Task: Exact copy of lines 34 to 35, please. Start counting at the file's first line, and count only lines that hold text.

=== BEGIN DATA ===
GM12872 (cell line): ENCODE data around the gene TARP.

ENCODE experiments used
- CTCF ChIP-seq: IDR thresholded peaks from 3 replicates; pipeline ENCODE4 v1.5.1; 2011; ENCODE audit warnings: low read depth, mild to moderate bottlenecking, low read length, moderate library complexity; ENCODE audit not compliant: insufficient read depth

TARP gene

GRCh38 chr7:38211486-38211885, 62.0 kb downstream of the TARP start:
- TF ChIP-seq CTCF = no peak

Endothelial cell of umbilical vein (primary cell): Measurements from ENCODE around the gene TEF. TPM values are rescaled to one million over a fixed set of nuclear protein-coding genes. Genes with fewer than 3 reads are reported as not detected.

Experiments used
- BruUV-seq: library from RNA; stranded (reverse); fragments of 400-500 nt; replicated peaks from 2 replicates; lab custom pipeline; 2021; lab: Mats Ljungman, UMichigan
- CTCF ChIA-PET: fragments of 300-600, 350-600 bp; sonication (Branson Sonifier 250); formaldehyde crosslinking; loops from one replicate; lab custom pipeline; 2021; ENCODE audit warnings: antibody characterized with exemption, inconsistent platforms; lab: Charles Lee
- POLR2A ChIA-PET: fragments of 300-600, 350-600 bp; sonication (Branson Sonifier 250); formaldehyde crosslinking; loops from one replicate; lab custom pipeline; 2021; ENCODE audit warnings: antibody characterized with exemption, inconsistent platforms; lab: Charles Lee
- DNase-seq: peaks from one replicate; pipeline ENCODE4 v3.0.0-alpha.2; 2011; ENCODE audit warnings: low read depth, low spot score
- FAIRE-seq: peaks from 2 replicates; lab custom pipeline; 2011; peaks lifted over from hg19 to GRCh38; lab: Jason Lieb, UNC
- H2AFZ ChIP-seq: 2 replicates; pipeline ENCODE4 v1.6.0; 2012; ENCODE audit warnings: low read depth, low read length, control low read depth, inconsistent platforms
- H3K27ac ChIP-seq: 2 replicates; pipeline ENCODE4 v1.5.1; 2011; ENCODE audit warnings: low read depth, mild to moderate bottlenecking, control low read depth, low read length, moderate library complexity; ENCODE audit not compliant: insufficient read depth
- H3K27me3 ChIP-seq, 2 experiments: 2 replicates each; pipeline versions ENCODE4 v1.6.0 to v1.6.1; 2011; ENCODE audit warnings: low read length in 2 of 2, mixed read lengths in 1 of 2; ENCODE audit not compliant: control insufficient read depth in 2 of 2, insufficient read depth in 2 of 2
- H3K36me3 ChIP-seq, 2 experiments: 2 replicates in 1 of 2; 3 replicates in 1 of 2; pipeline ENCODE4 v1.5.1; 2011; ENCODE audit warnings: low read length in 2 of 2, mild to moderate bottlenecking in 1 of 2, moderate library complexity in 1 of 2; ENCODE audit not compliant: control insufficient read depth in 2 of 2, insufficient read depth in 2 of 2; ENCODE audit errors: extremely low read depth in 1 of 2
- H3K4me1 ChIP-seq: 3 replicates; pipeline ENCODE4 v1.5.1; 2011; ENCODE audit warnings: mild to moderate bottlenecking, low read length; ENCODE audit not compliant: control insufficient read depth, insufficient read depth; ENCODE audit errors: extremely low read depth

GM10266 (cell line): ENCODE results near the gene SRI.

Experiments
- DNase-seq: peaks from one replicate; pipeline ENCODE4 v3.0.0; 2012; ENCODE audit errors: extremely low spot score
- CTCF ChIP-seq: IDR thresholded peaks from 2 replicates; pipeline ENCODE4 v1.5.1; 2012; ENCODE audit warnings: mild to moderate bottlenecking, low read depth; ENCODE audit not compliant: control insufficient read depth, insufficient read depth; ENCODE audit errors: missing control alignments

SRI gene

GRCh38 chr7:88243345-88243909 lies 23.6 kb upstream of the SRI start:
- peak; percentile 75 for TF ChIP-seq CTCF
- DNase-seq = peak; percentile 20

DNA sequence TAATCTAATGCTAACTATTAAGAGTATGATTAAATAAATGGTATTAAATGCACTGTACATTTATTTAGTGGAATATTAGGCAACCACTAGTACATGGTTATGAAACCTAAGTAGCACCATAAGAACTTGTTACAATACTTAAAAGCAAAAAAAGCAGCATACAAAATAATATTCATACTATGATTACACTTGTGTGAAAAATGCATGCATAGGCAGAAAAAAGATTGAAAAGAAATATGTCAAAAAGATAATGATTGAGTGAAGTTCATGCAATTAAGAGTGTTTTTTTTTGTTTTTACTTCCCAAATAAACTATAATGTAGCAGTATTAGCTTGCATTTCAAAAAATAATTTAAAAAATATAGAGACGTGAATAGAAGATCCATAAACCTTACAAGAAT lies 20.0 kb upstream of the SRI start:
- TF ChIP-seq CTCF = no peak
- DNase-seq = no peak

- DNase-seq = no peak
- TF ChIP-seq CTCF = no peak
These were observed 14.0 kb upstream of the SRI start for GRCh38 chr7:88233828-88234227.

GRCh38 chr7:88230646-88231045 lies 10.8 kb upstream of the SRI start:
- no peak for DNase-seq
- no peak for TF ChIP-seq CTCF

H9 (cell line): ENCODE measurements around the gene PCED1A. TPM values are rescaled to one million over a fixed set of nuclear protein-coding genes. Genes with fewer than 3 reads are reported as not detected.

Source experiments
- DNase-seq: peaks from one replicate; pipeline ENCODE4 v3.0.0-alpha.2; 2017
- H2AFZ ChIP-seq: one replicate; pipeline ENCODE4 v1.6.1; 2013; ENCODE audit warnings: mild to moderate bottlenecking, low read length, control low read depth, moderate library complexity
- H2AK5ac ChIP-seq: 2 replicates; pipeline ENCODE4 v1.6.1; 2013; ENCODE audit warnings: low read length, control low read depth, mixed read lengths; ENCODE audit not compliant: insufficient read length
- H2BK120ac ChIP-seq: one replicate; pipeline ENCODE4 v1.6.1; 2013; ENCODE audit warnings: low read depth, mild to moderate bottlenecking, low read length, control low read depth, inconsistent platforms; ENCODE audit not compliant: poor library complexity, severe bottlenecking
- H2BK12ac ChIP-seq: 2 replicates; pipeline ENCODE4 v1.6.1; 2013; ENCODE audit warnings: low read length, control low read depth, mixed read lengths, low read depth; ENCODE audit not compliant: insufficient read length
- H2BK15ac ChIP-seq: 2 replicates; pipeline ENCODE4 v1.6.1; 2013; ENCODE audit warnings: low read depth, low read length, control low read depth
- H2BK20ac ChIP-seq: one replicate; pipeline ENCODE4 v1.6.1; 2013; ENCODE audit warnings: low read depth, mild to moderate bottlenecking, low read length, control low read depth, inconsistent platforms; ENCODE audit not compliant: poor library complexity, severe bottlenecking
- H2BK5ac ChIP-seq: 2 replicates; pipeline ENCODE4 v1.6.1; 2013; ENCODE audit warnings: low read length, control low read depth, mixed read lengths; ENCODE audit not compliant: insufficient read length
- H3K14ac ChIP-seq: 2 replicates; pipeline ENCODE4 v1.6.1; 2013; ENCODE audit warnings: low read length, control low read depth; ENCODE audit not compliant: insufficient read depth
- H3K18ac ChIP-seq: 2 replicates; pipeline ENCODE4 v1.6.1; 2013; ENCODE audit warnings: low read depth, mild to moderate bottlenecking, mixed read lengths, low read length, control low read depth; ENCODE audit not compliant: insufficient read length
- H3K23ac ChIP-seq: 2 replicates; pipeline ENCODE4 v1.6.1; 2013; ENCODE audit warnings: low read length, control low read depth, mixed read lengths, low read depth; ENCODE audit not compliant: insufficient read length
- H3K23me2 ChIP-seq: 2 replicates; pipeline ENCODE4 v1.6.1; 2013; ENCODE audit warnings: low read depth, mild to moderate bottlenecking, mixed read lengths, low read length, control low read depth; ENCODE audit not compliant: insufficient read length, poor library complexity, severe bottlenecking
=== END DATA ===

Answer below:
- no peak for DNase-seq
- no peak for TF ChIP-seq CTCF